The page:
Jerry Leiber, along with partner Mike Stoller, can claim to be one half of the greatest songwriting team of the rock era, with a string of classic R and B songs going back to the early fifties, including K C Lovin' for Little Willie Littlefield, later renamed Kansas City and a hit for Wilbert Harrison, and Hound Dog, recorded by Big Mama Thornton and turned into a huge smash by Elvis. Other Leiber and Stoller songs recorded by Elvis included King Creole, Loving You, Baby I Don't Care, Don't, Jailhouse Rock, Love Me and She's Not You. Their work for Atlantic records produced literally dozens of songs for the Coasters (Charlie Brown, Poison Ivy, Searchin', Three Cool Cats, Yakety Yak, Young Blood and many others), the Drifters (Ruby Baby, There Goes My Baby, On Broadway), the Robins (Smokey Joe's Cafe, Riot in Cell Block #9), Ruth Brown (Lucky Lips), the Clovers (Love Potion Number 9) and Ben E King (Stand By Me, Spanish Harlem and I Who Have Nothing). Later work for United Artists included She Cried (Jay and the Americans) and Tell Him (The Exciters). In 1965 they formed Red Bird records which issued records by the Shangri-Las, Alvin Robinson and the Dixie Cups. Other songs included Pearl's a Singer for Elkie Brooks, Is That All There Is? for Peggy Lee and Stuck In the Middle With You for Stealers Wheel.http://www.guardian.co.uk/music/2011/aug/23/jerry-leiber-dies-78
Nick Ashford was also part of a great songwriting duo with his wife Valerie Simpson. Early hits included One Step At A Time for Maxine Brown and Let's Go Get Stoned for Ray Charles, but their real success as songwriters was at Motown, where they wrote Ain't No Mountain High Enough, You're All I Need To Get By and Ain't Nothing Like The Real Thing for Marvin Gaye and Tammi Terrell. They also wrote songs for Diana Ross, Gladys Knight, Smokey Robinson and the Miracles and the Marvelettes and, later, for Teddy Pendergrass and Chaka Khan. Both Ashford and Simpson also had success as recording artists, together (Solid as a Rock) and separately.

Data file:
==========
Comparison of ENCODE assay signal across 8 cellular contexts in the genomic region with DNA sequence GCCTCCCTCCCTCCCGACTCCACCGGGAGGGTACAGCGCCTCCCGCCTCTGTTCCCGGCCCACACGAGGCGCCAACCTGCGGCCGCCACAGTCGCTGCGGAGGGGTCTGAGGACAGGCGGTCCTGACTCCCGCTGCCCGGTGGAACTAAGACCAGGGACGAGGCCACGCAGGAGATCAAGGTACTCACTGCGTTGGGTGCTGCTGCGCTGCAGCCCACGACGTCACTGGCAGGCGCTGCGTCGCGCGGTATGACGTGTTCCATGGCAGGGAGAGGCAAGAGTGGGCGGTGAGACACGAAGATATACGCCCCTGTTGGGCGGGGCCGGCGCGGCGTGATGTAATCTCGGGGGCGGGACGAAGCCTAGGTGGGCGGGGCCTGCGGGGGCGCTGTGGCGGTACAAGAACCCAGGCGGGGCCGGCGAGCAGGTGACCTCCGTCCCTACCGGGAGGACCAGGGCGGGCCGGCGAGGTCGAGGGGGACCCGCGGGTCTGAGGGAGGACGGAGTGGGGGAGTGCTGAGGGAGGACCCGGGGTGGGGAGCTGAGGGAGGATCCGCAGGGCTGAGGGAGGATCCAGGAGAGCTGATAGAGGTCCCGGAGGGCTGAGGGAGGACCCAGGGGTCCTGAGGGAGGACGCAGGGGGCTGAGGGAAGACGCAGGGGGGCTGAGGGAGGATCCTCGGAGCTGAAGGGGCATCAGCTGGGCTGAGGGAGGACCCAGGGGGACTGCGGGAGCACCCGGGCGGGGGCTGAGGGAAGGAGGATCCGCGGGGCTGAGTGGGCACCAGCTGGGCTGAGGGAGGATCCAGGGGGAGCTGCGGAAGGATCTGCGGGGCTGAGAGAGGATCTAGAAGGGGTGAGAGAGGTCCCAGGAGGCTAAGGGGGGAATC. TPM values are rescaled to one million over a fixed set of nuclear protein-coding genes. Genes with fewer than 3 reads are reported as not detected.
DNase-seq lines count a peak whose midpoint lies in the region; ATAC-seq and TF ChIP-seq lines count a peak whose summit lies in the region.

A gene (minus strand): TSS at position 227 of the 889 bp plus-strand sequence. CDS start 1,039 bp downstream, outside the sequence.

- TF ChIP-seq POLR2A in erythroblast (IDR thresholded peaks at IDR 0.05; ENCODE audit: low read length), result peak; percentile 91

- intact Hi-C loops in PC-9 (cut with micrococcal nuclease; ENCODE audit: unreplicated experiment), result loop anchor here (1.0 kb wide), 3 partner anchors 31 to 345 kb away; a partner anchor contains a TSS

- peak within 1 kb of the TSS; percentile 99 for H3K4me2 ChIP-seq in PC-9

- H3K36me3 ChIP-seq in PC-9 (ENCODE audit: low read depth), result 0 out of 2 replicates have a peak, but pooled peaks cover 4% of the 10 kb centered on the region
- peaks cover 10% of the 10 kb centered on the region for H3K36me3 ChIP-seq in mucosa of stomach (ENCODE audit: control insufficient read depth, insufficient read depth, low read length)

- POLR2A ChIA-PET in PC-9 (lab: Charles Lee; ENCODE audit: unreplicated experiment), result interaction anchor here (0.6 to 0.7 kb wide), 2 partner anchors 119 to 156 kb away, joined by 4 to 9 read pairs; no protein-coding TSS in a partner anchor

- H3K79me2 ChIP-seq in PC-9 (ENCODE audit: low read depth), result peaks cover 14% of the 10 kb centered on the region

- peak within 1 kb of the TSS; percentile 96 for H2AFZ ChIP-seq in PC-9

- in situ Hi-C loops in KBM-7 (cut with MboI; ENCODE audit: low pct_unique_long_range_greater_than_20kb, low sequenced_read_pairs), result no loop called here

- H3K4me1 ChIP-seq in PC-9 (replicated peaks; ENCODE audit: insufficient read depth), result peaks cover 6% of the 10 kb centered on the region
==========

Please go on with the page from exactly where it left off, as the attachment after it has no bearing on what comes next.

Monday, August 22, 2011

Are You Sure? It's The Allisons

Fifty years ago an Everly Brothers styled duo called The Allisons came second in the Eurovision Song Contest with Are You Sure? - one of the most tuneful UK entries ever in this annual competition. The record was a smash hit, reaching number one and selling a million copies. But the Allisons proved to be one hit wonders and despite several follow up singles and an LP they could not repeat their success and split up in 1963.

Last night at the Water Rats pub in Kings Cross the Allisons (Brian Alford and Colin Day) performed together again - the first time in well over 20 years by all accounts. Although now in their early seventies their close harmony singing was still effective as they reprised their big hit, along with a couple of Everlies numbers plus Tutti Frutti and Hello Mary Lou. An appreciative crowd gave them a rousing reception, and I must admit it brought back sweet memories of my youth.

The occasion was Tony Annis's 73rd birthday party and The Allisons were just one of a number of UK singers, both old and young, to take the stage. Backed by the excellent Tales From The Woods house band, there was a solid set of largely Elvis numbers by the ever youthful Danny Rivers, an out of tune blast by 'Rockin' Gerry Champion and songs by a couple of friends and family of Tony, including 'Lady Stardust', who performed creditably on the Shirelles' Mama Said and Will You Love Me Tomorrow. John Howard DJ'd the proceedings for what proved to be an enjoyable night, with the undoubted highlight being the return of The Allisons. Here's a YouTube clip of them from the 1961 Eurovision http://www.youtube.com/watch?v=ACOHWmkGGJU